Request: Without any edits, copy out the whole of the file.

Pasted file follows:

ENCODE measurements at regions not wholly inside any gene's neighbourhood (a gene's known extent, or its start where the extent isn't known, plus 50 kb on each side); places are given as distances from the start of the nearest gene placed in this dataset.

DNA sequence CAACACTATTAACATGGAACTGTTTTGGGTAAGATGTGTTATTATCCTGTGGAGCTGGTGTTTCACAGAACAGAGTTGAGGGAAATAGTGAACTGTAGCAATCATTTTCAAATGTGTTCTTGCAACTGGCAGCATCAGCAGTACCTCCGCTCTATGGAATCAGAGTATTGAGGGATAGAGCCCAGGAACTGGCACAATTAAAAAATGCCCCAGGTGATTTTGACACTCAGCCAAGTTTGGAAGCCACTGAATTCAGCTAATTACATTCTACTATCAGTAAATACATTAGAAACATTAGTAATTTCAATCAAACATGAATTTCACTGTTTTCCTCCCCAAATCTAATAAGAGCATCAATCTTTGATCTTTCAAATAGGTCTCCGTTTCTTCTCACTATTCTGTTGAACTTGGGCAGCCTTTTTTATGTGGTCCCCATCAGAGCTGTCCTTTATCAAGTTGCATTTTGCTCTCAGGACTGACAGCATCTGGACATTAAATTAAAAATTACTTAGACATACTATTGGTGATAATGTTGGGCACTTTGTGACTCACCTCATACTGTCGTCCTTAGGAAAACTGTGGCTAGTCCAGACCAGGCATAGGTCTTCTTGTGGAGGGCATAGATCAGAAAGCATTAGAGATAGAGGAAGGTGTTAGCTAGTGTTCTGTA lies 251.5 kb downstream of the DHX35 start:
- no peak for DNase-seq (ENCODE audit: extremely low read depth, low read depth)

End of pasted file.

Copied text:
ENCODE measurements at regions not wholly inside any gene's neighbourhood (a gene's known extent, or its start where the extent isn't known, plus 50 kb on each side); places are given as distances from the start of the nearest gene placed in this dataset.

DNA sequence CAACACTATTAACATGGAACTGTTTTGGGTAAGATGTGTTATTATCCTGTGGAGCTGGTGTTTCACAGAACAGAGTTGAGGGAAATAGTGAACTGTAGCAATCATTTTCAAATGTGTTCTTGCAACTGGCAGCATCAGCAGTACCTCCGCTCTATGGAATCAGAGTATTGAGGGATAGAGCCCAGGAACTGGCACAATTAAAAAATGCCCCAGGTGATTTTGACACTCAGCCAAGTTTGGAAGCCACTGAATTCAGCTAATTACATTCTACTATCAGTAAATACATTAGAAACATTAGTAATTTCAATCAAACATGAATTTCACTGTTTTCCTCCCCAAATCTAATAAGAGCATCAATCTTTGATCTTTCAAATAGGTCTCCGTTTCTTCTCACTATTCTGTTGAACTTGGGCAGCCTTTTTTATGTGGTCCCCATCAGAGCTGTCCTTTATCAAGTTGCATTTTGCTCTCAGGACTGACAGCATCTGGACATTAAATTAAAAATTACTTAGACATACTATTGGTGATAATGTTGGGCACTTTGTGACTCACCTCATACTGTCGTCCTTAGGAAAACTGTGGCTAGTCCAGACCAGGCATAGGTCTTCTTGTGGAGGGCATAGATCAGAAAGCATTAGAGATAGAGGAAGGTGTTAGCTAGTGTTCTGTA lies 251.5 kb downstream of the DHX35 start:
- no peak for DNase-seq (ENCODE audit: extremely low read depth, low read depth)